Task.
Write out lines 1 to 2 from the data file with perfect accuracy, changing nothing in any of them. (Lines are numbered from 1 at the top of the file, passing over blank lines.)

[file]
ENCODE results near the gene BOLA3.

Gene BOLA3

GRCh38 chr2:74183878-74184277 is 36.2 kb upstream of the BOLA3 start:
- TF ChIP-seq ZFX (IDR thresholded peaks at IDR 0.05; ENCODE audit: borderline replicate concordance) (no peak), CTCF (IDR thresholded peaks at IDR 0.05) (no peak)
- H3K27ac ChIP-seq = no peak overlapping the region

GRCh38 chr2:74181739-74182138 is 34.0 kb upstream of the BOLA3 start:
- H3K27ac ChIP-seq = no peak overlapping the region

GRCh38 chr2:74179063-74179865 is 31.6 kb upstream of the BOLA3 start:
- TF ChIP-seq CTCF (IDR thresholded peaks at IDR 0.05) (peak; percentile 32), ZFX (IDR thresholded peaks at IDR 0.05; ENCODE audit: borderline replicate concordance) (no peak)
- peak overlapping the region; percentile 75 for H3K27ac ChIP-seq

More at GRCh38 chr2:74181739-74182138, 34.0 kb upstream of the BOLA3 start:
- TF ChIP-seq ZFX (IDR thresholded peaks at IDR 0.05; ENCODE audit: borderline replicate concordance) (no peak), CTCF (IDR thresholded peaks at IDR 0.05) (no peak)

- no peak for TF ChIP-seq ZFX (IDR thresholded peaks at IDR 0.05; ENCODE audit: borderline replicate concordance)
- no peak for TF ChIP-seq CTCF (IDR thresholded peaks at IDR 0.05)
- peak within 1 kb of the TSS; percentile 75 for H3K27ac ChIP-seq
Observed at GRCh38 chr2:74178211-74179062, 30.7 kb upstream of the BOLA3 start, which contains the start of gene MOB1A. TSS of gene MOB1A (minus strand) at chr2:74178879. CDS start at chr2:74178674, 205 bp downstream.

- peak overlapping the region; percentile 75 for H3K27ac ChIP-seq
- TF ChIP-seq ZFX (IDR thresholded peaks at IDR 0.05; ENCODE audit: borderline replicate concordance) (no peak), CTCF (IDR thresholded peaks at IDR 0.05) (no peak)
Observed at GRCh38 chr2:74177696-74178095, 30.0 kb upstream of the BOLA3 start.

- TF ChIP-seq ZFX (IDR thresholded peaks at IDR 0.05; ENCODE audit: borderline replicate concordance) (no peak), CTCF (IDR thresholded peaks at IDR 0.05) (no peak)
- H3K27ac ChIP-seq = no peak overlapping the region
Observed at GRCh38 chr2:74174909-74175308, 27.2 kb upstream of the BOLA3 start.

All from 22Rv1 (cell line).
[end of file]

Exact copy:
ENCODE results near the gene BOLA3.

Gene BOLA3